Two Navy veterans who claim to have seen unidentified aerial phenomena, better known as UFOs, joined a Pentagon whistleblower Wednesday to warn Congress that the sightings threaten national security and are being kept secret.
Ryan Graves, a former Navy F-18 pilot, and David Fravor, a retired Navy commander, described their encounters with strange, flying objects at a crowded hearing before the House Oversight Committee, which is leading a push by lawmakers to destigmatize reporting on such incidents and increase government transparency about potential alien life.
“As we convene here, UAP are in our airspace, but they are grossly underreported. These sightings are not rare or isolated, they are routine,” Graves said. “Parts of our government are more aware about UAP than they let on, but excessive classification processes keep crucial information hidden.”
Graves said he first became aware of UAPs in 2014, after upgraded jet radar systems used by pilots stationed at Naval Air Station Oceana in Virginia Beach, Va., began detecting unknown objects. A pilot soon saw one in person, observing a floating “dark gray cube inside of a clear sphere” during a training mission about 10 miles off the Atlantic coast, Graves said.
There was no official acknowledgement of the incident, and it was never investigated, he said.
“If everyone could see the sensor and video data I witnessed, our national conversation would change,” Graves said. “If UAP are foreign drones, it is an urgent national security problem. If it is something else, it is an issue for science. In either case, unidentified objects are a concern for flight safety.”
The Pentagon last year established the All-domain Anomaly Resolution Office to investigate reports of such phenomena, looking into more than 800 sightings. The U.S. government has attributed most of the reports to balloons, drones, birds, weather events and litter such as plastic bags, but many remain unexplained.
Graves estimates only about 5% of UAP sightings are being reported due to risk of professional repercussions. Most witnesses are commercial pilots for major airlines who have seen UAPs at 40,000 feet “making inexplicable maneuvers, like right-hand turns and retrograde orbits or j-hooks,” Graves said. The pilots are primarily seeing dark gray or black cubes inside of clear spheres, he said.
Fravor, a retired commanding officer of the Navy’s “Black Aces” strike fighter squadron, told lawmakers that he saw a white object shaped like a Tic Tac candy after launching his jet from the USS Nimitz aircraft carrier in 2004. He spotted the object “moving very abruptly” off the California coast before rapidly climbing up to about 12,000 feet in the air, then disappearing and reappearing 60 miles away less than a minute later.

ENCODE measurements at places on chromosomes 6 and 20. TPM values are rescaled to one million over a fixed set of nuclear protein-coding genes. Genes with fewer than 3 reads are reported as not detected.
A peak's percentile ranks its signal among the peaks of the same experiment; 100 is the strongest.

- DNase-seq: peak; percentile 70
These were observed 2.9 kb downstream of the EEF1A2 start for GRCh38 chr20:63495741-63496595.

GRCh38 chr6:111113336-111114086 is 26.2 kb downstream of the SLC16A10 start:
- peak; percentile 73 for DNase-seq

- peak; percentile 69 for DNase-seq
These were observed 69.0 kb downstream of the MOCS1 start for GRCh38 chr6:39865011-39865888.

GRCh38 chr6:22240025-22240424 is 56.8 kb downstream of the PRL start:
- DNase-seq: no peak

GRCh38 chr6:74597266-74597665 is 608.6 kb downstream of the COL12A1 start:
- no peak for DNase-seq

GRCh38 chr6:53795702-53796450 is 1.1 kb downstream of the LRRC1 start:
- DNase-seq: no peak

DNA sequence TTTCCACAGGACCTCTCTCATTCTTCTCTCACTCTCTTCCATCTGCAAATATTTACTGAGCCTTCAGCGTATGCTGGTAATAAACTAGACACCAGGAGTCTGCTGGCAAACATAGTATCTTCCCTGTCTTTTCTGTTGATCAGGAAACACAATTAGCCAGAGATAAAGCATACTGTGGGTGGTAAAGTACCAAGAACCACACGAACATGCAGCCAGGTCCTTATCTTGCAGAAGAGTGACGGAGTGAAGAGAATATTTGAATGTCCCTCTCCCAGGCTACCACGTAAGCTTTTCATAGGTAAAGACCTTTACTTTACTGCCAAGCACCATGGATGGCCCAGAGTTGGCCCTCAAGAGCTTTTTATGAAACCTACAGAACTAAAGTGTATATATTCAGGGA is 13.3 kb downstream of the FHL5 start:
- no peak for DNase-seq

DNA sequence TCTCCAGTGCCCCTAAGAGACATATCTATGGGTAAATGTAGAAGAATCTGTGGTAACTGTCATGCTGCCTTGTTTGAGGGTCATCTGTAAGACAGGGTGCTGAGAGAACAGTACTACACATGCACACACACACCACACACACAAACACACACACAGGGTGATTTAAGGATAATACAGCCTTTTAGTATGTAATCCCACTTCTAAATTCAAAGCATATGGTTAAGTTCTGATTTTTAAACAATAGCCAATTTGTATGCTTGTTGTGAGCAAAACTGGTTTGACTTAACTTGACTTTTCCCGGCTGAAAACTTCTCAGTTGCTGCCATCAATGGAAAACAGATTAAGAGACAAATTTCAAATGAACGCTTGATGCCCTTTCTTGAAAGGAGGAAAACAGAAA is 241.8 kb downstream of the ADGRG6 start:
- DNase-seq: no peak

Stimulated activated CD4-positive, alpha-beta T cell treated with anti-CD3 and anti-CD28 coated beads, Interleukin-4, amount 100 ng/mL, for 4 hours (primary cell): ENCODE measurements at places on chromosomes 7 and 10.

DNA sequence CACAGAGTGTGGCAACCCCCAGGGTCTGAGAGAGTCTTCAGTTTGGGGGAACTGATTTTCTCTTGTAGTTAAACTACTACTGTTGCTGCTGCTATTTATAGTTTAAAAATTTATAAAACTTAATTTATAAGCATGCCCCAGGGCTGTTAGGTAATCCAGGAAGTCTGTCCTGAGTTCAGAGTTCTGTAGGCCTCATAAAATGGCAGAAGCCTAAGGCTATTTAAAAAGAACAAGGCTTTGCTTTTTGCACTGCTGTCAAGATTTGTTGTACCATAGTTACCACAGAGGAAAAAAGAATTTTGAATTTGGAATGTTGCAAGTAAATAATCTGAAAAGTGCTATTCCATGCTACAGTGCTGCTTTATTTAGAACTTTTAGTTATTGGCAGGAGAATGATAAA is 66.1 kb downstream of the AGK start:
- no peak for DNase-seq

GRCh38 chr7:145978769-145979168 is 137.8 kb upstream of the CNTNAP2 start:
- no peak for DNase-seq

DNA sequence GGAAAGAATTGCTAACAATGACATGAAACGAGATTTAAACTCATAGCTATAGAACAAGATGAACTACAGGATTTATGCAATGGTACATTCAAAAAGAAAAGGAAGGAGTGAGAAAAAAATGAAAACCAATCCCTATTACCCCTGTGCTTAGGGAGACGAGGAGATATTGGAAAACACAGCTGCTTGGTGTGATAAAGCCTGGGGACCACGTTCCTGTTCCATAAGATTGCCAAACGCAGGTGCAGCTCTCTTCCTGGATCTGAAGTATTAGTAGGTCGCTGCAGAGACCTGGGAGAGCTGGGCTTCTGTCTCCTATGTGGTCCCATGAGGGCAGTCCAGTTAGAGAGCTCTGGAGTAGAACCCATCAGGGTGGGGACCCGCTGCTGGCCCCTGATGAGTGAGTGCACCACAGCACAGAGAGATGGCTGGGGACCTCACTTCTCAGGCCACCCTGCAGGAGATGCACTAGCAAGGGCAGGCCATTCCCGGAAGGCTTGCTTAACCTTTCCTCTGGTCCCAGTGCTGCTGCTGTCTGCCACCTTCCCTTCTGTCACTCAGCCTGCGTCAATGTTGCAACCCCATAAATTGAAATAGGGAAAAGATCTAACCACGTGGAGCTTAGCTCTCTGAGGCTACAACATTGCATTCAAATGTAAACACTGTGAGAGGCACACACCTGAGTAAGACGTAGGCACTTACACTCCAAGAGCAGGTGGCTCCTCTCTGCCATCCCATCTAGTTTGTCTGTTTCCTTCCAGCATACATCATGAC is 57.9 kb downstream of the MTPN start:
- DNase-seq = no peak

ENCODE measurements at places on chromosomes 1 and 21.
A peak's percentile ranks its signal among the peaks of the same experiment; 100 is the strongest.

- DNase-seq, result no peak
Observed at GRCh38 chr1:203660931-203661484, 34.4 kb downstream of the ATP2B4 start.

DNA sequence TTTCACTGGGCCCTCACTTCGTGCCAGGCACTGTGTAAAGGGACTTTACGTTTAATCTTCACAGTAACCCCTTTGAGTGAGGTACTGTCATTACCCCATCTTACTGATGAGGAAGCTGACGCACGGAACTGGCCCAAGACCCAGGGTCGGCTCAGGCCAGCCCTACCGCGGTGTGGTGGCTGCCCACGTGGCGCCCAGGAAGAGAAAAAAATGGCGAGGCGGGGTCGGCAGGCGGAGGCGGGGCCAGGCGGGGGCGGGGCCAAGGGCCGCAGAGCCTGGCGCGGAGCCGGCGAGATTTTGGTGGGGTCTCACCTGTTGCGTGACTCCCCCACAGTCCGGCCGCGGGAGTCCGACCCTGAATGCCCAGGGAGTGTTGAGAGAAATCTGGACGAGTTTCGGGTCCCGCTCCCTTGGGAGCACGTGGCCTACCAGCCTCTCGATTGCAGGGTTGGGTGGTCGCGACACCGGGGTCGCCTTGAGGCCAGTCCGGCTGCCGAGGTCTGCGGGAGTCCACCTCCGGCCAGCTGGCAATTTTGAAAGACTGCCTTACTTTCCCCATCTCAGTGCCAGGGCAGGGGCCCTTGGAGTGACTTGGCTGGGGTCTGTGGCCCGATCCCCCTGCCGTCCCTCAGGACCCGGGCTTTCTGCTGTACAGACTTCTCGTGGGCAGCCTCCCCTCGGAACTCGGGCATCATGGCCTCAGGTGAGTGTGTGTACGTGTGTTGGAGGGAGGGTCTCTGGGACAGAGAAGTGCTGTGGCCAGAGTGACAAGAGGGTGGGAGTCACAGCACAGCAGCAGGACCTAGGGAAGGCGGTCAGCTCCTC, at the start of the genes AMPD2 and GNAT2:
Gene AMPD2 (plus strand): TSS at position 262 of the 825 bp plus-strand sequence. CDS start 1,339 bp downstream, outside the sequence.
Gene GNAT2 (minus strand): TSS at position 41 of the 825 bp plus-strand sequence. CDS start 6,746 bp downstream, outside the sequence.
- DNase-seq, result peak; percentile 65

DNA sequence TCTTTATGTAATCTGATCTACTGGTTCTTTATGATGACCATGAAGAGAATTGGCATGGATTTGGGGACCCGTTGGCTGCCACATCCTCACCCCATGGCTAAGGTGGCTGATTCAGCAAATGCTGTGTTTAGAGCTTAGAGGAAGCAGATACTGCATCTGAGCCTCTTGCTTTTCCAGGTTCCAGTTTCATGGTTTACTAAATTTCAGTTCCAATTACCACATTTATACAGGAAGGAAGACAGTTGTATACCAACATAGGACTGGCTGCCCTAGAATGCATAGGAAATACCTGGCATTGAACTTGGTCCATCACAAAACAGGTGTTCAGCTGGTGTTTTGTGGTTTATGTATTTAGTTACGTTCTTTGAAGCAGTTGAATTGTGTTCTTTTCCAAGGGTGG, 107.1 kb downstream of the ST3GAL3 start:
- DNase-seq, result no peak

“I never felt that we were alone with all the planets out there, but I wasn’t a UFO person,” Fravor said. “I think what we experienced [that day] was well beyond the material science and capabilities that we had at the time, that we have currently and or that we’re going to have in the next 10 to 20 years.”
David Grusch, a former intelligence officer with the Air Force, alleged under oath Wednesday that the U.S. government has for decades maintained a program that collected and attempted to reverse engineer crashed UFOs. He came forward as a whistleblower last year and said he has suffered “very brutal” retaliation for his decision and fears for his life.
He claimed “non-human biologics” have been found at the alleged crash sites and said he knows of “people who have been harmed or injured” because of government efforts to cover up information about the UFOs.
“I am hopeful that my actions will ultimately lead to a positive outcome of increased transparency,” Grusch said.
The Pentagon has denied the allegations. Sean Kirkpatrick, the director of the All-domain Anomaly Resolution Office, told senators in April that there is “no credible evidence thus far of extraterrestrial activity, off-world technology or objects that defy the known laws of physics.”
Congressional interest in the issue has nonetheless surged in recent years with a House panel last summer holding the first public hearing on UFOs in more than 50 years. Wednesday’s oversight hearing was called by lawmakers who said they were frustrated by the shroud of secrecy around reported sightings.
“This is an issue of government transparency,” said Rep. Tim Burchett, R-Tenn. “We’re not bringing little green men or flying saucers into the hearing — sorry to disappoint about half y’all — we’re just going to get to the facts.”
Burchett said the Defense Department, intelligence community and NASA, which is set to publish its report on UAPs in the summer, declined to participate in the hearing. Rep. Anna Paulina Luna, R-Fla., said lawmakers who recently traveled to an Air Force base in Florida to investigate reported UAP sightings by military pilots were stonewalled by the Pentagon.
“We are simply told not to question the government and that the government has it under control,” she said.
The Senate this week is expected to vote on an amendment to the annual defense policy bill that will force the government to disclose reported sightings and declassify records related to UAPs.
“For decades, many Americans have been fascinated by objects mysterious and unexplained,” said Senate Majority Leader Chuck Schumer, D-N.Y. “It’s long past time they get some answers.”